I have been a texstudio user for quite some time now and recently I have started using macros but I haven't been able to figure out how to define something that does the following:

I start to write a sentence and when I reach the end and write the full stop sign . I would like to automatically insert a space caracter and then a CR (enter press) to move the cursor on the next line and start again.

I have been writing my documents like this because it is easier for me keep track of the text. I am not sure if such a macro is possible or if it is, it will break functionality in other places. I imagine that this macro must be active outside math, figure or table environments.


  • How do you treat abbreviations?
    – TeXnician
    Commented Aug 2, 2017 at 18:52
  • I would imagine that for those cases I would have to delete the new line and get back to the line where the abbreviated word appeared. I didn't think about abbreviations! I just thought that a macro to automatically take me to a new line would be cool and work well with my workflow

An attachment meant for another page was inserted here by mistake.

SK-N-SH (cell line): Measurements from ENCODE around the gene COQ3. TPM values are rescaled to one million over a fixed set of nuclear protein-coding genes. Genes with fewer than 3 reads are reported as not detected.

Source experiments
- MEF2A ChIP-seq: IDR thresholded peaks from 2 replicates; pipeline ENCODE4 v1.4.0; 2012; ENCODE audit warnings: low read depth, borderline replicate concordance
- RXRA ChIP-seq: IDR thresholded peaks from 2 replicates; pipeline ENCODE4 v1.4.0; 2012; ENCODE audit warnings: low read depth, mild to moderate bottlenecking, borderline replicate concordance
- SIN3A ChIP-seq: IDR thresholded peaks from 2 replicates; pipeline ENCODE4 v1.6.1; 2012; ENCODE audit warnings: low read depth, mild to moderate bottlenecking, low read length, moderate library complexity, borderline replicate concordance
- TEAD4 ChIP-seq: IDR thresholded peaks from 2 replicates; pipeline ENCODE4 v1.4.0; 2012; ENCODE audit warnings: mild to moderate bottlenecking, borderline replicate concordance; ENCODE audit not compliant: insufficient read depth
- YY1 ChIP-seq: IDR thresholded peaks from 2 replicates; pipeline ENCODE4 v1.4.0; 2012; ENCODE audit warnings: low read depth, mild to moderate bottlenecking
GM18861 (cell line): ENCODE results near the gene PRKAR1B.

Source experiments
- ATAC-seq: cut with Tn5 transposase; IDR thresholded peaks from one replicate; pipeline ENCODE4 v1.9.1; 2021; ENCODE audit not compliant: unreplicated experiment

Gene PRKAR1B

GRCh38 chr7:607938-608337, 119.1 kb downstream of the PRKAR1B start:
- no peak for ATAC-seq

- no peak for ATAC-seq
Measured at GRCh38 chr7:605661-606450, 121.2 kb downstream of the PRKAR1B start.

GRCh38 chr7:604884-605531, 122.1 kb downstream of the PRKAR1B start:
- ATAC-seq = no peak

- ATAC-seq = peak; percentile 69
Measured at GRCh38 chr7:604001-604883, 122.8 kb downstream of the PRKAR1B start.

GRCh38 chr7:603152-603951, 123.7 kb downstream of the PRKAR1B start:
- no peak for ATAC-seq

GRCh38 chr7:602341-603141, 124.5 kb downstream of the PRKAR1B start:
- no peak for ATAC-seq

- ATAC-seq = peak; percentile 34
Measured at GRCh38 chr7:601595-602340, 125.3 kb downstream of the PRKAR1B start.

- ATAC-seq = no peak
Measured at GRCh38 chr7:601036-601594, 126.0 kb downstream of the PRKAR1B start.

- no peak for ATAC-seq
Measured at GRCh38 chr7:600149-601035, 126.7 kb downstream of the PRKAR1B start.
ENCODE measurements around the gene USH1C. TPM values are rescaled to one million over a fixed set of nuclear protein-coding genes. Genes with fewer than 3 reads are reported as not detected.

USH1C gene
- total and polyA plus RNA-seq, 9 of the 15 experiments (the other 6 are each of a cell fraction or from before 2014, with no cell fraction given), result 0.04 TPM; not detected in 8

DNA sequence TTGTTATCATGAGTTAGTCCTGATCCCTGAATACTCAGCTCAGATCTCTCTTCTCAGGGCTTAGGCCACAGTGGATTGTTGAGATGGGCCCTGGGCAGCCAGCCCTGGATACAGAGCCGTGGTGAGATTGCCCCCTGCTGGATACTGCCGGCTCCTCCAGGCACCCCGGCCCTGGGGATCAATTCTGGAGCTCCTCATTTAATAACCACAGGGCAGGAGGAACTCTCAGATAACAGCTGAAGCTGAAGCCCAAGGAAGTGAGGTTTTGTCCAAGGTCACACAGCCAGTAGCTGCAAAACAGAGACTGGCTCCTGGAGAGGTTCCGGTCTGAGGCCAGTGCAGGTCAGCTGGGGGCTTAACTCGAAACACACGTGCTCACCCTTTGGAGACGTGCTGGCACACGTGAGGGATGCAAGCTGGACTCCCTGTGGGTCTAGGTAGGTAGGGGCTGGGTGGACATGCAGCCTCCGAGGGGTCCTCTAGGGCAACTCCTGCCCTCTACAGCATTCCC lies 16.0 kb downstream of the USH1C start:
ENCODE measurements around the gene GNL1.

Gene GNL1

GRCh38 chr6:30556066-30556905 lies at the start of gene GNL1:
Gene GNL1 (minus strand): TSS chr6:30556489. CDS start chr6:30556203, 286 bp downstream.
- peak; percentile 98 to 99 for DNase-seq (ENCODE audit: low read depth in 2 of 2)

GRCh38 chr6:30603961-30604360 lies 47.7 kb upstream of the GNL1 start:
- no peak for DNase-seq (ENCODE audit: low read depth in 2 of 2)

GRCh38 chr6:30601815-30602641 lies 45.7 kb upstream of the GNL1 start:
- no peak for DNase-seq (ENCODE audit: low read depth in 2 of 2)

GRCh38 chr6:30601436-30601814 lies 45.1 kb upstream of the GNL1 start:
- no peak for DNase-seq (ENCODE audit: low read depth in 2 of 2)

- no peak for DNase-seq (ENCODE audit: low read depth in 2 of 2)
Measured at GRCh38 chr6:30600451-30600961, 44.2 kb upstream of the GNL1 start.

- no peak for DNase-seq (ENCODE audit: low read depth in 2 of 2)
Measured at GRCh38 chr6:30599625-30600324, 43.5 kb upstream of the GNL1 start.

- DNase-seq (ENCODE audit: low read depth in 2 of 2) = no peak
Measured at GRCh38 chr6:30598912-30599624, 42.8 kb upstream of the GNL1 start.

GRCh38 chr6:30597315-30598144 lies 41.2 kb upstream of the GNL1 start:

– lucian
    Commented Aug 2, 2017 at 18:56

1 Answer 1


Choose Macros -> Edit macros from the menu. Click add, enter some name and abbreviation of choice. Type \. under trigger, and a dot, a space, and a carriage return under latex content (see screenshot). I just tested that it works.

enter image description here

Edit: to suppress the behaviour in math mode, we can add another macro defined only in math mode that just inserts a dot when a dot is typed:

enter image description here

Although it is not self-evident that this should be so, the math mode macro seems to take precedence over the generic one, which produces the desired behaviour - dot augmented by space and new line in text mode, no change in math mode.

  • It works! but unfortunately it works everywhere. is there a way to disable it automatically inside math environment for example? This example activates the macro only inside a math environment. Can it be made to do the reverse in my case? I don't really understand the syntax.
    – lucian
    Commented Aug 2, 2017 at 22:05
  • See edited answer. Commented Aug 2, 2017 at 22:23
  • Perfect! I will accept this as the answer to this problem! Thank you!
    – lucian
    Commented Aug 3, 2017 at 7:25

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